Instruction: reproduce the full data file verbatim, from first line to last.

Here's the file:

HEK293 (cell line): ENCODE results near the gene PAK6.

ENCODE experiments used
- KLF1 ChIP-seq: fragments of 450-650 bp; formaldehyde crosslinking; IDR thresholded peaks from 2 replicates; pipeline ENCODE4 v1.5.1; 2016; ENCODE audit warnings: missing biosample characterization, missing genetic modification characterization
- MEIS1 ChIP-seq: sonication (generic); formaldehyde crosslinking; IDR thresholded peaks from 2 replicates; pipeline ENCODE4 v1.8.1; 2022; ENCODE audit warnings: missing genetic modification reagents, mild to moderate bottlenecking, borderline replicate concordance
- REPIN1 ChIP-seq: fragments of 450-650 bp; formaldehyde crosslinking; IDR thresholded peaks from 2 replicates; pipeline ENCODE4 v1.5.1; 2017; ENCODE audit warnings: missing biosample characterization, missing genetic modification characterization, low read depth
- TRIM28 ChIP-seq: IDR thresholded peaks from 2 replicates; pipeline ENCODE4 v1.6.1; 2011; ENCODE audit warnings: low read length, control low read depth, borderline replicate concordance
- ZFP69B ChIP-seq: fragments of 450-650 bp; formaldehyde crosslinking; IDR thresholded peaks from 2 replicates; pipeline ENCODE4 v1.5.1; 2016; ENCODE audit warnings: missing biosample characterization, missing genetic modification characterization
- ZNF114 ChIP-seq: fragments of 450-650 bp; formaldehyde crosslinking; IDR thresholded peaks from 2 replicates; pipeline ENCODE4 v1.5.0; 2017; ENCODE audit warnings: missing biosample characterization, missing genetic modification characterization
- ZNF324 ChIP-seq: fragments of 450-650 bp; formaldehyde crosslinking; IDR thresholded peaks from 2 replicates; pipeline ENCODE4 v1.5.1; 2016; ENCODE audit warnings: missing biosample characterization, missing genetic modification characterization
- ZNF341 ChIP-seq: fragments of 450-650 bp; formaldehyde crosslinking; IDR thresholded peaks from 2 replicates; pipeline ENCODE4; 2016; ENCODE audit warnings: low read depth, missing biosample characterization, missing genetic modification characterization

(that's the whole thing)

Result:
HEK293 (cell line): ENCODE results near the gene PAK6.

ENCODE experiments used
- KLF1 ChIP-seq: fragments of 450-650 bp; formaldehyde crosslinking; IDR thresholded peaks from 2 replicates; pipeline ENCODE4 v1.5.1; 2016; ENCODE audit warnings: missing biosample characterization, missing genetic modification characterization
- MEIS1 ChIP-seq: sonication (generic); formaldehyde crosslinking; IDR thresholded peaks from 2 replicates; pipeline ENCODE4 v1.8.1; 2022; ENCODE audit warnings: missing genetic modification reagents, mild to moderate bottlenecking, borderline replicate concordance
- REPIN1 ChIP-seq: fragments of 450-650 bp; formaldehyde crosslinking; IDR thresholded peaks from 2 replicates; pipeline ENCODE4 v1.5.1; 2017; ENCODE audit warnings: missing biosample characterization, missing genetic modification characterization, low read depth
- TRIM28 ChIP-seq: IDR thresholded peaks from 2 replicates; pipeline ENCODE4 v1.6.1; 2011; ENCODE audit warnings: low read length, control low read depth, borderline replicate concordance
- ZFP69B ChIP-seq: fragments of 450-650 bp; formaldehyde crosslinking; IDR thresholded peaks from 2 replicates; pipeline ENCODE4 v1.5.1; 2016; ENCODE audit warnings: missing biosample characterization, missing genetic modification characterization
- ZNF114 ChIP-seq: fragments of 450-650 bp; formaldehyde crosslinking; IDR thresholded peaks from 2 replicates; pipeline ENCODE4 v1.5.0; 2017; ENCODE audit warnings: missing biosample characterization, missing genetic modification characterization
- ZNF324 ChIP-seq: fragments of 450-650 bp; formaldehyde crosslinking; IDR thresholded peaks from 2 replicates; pipeline ENCODE4 v1.5.1; 2016; ENCODE audit warnings: missing biosample characterization, missing genetic modification characterization
- ZNF341 ChIP-seq: fragments of 450-650 bp; formaldehyde crosslinking; IDR thresholded peaks from 2 replicates; pipeline ENCODE4; 2016; ENCODE audit warnings: low read depth, missing biosample characterization, missing genetic modification characterization